Lot 184: Study for ‘The Cafe Royal’ by William Orpen. One of six works by Orpen for sale at Christie’s London – Modern British Art Day Sale 18th June 2019.
Estimate £10,000 – £15,000.
UPDATE – Lot 184 NOT SOLD – Sale 17190 – Passed at £8,000 Hammer.
‘The Cafe Royal’ watercolour study by William Orpen (1911).
Text from Christie’s catalogue.
- Study for ‘The Café Royal’
inscribed ‘Nicholson/BILLIE./De Vere Coles mistress/in love with John/Pryde/GEORGE MOORE-/Rich/John myself & someone/not settled yet.’ (along the lower edge)
pencil, ink and watercolour on paper
9 ½ x 11 ¾ in. (24.2 x 29.8 cm.)
Executed in 1911.
- Anonymous sale; Sotheby’s, London, 14 November 1984, lot 36, where purchased by the present owner.
- G. Konody and S. Dark, Sir William Orpen, Artist & Man, London, 1932, pp. 213-214, pl. XLIX.
B. Arnold, Orpen, Mirror to an Age, London, 1981, pp. 281-282, illustrated.
Exhibition catalogue, Orpen and The Edwardian Era, London, Pyms Gallery, 1987, pp. 94-95, no. 33, illustrated.
C. Powell, exhibition catalogue, Rascals & Ruins: the Romantic Vision of James Pryde, London, Fleming Collection, 2006, pp. 10, 64, no. 1, fig. 6.
- London, Pyms Gallery, Orpen and The Edwardian Era, November – December 1987, no. 33.
London, Fleming Collection, Rascals & Ruins: the Romantic Vision of James Pryde, September – December 2006, no. 1.
Bohemia in London centered on the Café Royal in lower Regent Street, a few steps from Piccadilly Circus. Renowned for its gaudy Second Empire décor, within thirty years of its opening in 1865, it had acquired a reputation as the meeting place for artists and literati. Orpen’s painting The Café Royal, 1912 (Musée d’Orsay, Paris) is the definitive record of its heyday.
The Café Royal by William Orpen 1912 (Musée d’Orsay, Paris). Not in the auction.
In the planning stages, as the present study indicates, he saw its elaborate interior as the obvious setting for a rendezvous of his New English Art Club friends and supporters, whose names are recorded in the inscription along its base. While the central motif, an exchange between James Pryde and Augustus John remains, the positions of some of the background figures have been altered. Orpen in the painting, now finds himself beside ‘Billie’, while George Moore, having left the table, was exiting, stage-right. His place is taken by the author, Oliver St John Gogarty. William Nicholson, who remains in place on the left of both study and finished work, apparently complained that he had not been asked to pose for the painting, but since he had already been the subject of a major family portrait (National Galleries of Scotland, Edinburgh), Orpen obviously considered this unnecessary. His dandified profile is nevertheless captured in butterfly collar, tailcoat, kid gloves and cane.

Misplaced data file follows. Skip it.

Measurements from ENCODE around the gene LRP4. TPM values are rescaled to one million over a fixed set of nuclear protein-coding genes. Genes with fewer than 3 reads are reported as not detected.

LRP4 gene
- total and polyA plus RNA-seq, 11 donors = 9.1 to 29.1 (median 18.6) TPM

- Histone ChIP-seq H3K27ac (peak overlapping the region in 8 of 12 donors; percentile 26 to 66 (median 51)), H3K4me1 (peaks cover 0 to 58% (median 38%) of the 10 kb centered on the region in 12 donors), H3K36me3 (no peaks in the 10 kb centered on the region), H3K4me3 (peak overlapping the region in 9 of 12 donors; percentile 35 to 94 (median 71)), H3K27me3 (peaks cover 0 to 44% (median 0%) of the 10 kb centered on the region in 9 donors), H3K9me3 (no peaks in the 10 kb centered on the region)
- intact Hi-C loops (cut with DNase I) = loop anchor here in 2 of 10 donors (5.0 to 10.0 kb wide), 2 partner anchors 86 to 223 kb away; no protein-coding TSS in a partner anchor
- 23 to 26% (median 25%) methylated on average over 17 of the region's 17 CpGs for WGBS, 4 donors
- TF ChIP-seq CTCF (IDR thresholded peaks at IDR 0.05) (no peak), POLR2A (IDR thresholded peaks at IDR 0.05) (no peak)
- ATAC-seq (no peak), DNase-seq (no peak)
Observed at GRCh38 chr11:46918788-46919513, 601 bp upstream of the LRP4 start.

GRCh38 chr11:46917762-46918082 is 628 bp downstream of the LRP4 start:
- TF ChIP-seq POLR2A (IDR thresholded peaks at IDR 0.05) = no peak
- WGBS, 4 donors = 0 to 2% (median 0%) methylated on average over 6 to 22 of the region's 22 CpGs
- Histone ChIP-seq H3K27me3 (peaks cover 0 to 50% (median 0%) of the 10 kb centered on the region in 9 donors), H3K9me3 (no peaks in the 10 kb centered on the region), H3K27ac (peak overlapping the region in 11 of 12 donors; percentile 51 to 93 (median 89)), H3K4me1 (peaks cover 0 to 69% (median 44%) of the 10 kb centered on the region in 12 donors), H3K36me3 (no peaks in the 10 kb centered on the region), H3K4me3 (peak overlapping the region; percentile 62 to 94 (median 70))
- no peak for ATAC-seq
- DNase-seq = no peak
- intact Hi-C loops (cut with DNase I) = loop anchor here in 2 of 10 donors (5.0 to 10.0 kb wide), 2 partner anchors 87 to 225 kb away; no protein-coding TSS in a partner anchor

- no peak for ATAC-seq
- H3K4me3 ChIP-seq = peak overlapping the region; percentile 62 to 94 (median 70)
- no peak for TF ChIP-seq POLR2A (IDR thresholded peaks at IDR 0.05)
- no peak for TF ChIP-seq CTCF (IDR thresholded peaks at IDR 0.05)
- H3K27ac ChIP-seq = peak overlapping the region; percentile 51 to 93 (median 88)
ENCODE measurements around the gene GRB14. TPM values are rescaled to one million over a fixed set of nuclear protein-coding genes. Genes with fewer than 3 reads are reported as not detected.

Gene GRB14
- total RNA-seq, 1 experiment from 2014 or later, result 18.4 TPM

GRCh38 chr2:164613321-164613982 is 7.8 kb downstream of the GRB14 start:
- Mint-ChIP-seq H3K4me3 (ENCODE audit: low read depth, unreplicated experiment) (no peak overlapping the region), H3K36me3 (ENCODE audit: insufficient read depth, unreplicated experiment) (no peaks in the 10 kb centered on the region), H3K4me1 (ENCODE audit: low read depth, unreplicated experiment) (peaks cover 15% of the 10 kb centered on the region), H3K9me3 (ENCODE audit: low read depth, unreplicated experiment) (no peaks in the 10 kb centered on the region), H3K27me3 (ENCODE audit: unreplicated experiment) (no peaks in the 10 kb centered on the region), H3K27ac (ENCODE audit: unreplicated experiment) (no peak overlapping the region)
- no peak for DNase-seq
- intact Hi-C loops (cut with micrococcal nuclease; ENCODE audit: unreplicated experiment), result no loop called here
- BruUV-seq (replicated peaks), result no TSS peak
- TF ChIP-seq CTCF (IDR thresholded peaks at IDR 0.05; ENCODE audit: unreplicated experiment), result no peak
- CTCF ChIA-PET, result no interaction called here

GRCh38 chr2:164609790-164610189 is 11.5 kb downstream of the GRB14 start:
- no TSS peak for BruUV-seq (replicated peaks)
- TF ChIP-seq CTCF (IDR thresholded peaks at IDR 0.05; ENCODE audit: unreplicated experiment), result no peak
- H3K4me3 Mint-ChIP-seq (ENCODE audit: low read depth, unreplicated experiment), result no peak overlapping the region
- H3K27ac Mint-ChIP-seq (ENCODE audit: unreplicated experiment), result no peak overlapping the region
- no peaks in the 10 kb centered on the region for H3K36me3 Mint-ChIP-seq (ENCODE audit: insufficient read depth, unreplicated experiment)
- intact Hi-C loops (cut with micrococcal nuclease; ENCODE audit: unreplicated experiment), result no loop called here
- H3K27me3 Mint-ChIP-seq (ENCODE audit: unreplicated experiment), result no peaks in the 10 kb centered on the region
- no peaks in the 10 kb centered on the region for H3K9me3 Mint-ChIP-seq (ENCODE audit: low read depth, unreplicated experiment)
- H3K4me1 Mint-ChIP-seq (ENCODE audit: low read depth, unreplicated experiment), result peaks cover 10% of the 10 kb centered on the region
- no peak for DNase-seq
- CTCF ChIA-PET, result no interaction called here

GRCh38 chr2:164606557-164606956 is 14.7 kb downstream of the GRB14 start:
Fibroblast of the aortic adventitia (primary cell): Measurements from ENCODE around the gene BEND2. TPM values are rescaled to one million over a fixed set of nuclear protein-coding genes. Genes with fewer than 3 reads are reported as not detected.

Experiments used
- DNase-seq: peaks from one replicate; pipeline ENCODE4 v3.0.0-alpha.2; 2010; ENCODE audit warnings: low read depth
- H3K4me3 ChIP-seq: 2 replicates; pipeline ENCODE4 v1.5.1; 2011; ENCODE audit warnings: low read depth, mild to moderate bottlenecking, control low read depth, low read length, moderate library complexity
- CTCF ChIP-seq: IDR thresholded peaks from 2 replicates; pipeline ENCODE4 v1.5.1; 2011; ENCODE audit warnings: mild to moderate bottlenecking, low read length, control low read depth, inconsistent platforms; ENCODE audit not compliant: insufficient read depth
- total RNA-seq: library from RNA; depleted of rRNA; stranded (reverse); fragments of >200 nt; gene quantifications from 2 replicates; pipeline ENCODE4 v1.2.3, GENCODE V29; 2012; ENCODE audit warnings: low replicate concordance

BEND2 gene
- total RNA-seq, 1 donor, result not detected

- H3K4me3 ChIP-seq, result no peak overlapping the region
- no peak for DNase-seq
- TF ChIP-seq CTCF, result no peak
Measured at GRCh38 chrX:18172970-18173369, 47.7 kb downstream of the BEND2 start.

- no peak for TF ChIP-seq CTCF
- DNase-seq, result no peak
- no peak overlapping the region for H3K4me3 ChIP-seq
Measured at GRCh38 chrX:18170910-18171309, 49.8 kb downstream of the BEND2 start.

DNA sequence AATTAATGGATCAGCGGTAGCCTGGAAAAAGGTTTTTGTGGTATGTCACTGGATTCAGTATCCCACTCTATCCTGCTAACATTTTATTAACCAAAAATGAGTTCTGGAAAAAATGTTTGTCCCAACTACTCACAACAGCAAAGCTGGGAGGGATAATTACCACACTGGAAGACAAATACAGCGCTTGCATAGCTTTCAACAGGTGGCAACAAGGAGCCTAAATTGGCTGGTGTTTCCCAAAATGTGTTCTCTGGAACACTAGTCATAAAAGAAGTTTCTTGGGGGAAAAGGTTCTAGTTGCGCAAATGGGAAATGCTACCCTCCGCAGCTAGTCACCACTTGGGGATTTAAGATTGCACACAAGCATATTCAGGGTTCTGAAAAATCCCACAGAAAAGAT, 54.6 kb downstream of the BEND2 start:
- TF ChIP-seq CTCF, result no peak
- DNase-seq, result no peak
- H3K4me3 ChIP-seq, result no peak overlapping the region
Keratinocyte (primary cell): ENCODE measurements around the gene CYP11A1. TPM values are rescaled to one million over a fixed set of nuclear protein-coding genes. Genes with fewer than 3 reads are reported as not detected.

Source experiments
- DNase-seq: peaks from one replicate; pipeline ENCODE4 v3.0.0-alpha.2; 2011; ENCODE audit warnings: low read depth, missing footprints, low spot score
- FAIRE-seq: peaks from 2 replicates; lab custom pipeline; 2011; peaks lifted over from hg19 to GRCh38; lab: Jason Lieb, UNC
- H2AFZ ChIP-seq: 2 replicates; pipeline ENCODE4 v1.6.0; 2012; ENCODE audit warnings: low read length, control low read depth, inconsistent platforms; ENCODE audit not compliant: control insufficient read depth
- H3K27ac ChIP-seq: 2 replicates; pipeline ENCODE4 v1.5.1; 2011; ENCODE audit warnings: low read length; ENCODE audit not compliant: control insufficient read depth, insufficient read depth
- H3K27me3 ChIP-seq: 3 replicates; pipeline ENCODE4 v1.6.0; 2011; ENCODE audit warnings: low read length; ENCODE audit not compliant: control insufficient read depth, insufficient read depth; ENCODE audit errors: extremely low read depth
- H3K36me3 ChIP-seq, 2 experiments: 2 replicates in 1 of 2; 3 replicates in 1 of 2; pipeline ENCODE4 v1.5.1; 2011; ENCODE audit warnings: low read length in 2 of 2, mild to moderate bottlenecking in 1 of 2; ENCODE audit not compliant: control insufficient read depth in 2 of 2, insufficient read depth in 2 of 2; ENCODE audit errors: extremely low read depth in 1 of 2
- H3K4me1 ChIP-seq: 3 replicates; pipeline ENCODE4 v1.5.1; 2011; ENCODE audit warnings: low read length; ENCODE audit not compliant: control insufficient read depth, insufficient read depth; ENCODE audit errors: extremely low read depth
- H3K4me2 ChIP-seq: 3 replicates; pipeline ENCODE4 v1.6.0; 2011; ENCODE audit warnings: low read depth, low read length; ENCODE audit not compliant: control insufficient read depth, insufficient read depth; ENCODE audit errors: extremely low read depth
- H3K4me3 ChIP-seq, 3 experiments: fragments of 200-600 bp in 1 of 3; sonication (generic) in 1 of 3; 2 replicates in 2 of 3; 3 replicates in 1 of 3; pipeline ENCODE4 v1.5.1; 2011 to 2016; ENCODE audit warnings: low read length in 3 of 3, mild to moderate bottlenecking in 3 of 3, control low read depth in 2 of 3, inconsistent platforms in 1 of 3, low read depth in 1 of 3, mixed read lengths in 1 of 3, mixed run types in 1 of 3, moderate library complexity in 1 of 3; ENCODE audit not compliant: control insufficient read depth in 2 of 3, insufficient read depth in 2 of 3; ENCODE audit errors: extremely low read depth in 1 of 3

‘A Bloomsbury Family‘ The Nickolson’s by William Orpen (National Galleries of Scotland). Not in the auction.
It seems likely that the contretemps between Pryde and John is based on an actual exchange in which the older artist challenged the younger for not wearing a ‘black billy-cock’, the cabman’s hat that he was wearing. John apparently had appeared in more flamboyant cloak and topper which are seen hanging on the peg behind him. This error of judgement was apparently corrected the next time they met (D. Hudson, James Pryde, 1866-1941, 1949, page 49). We can sense that the incident appealed to Orpen’s sense of humour, since hats feature so prominently in the present drawing. He also realised the seductions of the setting. A companion sketch – one of several – illustrates the artist alone, but for the waiter, and is captioned ‘This drawing means no more champagne’ (sold Christie’s, South Kensington, 22 March 2012, lot 41).
Elsewhere in the present drawing, the flasks of water, served with absinthe are noteworthy – a possible reference to Moore’s persistent defense of Degas and the Impressionists. The drawing also reminds us of Orpen’s companion group portraits – The Selecting Jury of the New English Art Club, 1909, (National Portrait Gallery) and Homage to Manet, 1909 (Manchester City Art Galleries) in which some of the same characters overlap.
‘The Selecting Jury of the New English Art Club’ by William Orpen 1909. Not in the auction.
‘Homage to Manet’ by William Orpen 1909 (Manchester City Art Galleries). Not in the auction.
Yet here they carouse, freed from exigencies of aesthetic debate. At this point, Orpen’s entourage included the principals of the British avant-garde, and while it inspired the later Café Royal interiors of Charles Ginner and Adrian Allison, it remains the essential treatment of the subject. As a revelation of planning processes – the première idée – the present drawing remains a most valuable document.
We are very grateful to Professor Kenneth McConkey for preparing this catalogue entry.
Text from Christie’s catalogue. Images not in the auction added by Dominic Lee.